A team built to succeed: Corey Scobie, Chief Technology Officer at Symend - Symend | Symend

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Inside Symend

A team built to succeed: Corey Scobie, Chief Technology Officer at Symend

Corey Scobie joined Symend in January 2021 as our Chief Technology Officer. Corey is a software design and development expert with over 25 years of experience with the world’s top web players and Fortune 500 companies. For the past 18 years, Corey has lived in the San Francisco Bay Area leading remote technology teams for Chef Software, Akamai Technologies and IBM. Corey has a wealth of experience developing leading-edge technologies from early-stage startup through to scale and acquisition.

Learn more about Corey’s experience building large scale distributed systems, the key aspects he plans to bring to Symend and how he stays up to date with technology trends.

Tell us about your career journey and what led you to Symend.

I was a mechanical engineering student at the University of Alberta with an unwavering passion for the technology scene. In 1994, in the emergence of the commercial internet, my best friend showed me a floppy disc that contained the first graphical internet browser, and we watched the first web pages render. That seminal moment in my life influenced my decision to pursue a career in tech. I ended up working for a venture capital funded, early dot-com era startup, which ignited my love for witnessing early-stage company growth and building companies to scale.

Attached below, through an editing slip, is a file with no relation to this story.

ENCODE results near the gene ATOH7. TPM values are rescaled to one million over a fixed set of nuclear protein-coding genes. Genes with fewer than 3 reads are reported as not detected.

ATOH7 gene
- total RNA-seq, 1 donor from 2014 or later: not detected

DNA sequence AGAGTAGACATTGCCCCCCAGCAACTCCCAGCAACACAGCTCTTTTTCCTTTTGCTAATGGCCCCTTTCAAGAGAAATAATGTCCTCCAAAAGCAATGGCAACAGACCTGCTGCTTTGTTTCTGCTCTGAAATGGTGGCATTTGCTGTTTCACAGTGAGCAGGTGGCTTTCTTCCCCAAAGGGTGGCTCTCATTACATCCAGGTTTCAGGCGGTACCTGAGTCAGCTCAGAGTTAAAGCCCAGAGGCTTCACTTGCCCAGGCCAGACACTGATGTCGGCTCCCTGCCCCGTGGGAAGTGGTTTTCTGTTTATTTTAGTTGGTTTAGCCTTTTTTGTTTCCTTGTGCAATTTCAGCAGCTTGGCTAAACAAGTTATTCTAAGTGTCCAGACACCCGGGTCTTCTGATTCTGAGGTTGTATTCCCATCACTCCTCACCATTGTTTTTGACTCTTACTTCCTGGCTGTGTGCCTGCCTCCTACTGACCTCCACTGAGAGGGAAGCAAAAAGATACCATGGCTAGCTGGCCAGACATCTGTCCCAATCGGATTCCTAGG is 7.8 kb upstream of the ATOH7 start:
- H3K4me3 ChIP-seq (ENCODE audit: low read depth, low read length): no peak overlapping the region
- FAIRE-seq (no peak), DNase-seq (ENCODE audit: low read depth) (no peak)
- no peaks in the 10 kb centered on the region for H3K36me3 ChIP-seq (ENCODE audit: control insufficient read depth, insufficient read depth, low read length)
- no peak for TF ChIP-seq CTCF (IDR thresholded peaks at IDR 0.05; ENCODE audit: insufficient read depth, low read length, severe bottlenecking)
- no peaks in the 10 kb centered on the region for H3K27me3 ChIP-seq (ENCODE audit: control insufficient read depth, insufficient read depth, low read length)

My tech career has led me to travel the world and live in Vancouver, Edmonton, Toronto, Ottawa, Boston, Norway and now Silicon Valley for the past 18 years. Being a tech leader in Silicon Valley has allowed me to watch early-stage startups blossom in every sector and stay close to the foundational technology movements that are shaping the future of tech.

Prior to Symend, I was the CTO at Chef Software. After Progress Software acquired Chef for $220 million, I was introduced to Symend’s CEO and Co-Founder, Hanif Joshaghani, by board member John Connors. I was instantly drawn to Symend’s strong, timely market fit to tackle a critical social problem and disrupt an industry that impacts millions of consumers globally. Today, Symend is leveraging technology to solve a problem that has never been solved in this way before. We’re on the tip of the sword defining a new category powered by behavioral science, and I couldn’t be more ready to take on the challenge.

Which accomplishments best capture the range of your experience?

I led the technology roadmap and enterprise automation portfolio at Chef Software that served Fortune 500 companies such as Facebook, Ford, General Motors and Nordstrom.

Formerly I was Director of Technical Sales, Services and Support at DataPower, which was acquired by IBM in 2005. In four years following the acquisition, I took the company from $12 million in revenue to $200 million and grew the team by over five times to a total of 400 employees.

When I moved on to Akamai Technologies, one of the world’s largest distributed computing platforms, the challenge was keeping scale considerations top of mind as I built software that needed to be resilient for tens of thousands of companies globally.

What key aspects of your experience do you plan to bring to Symend?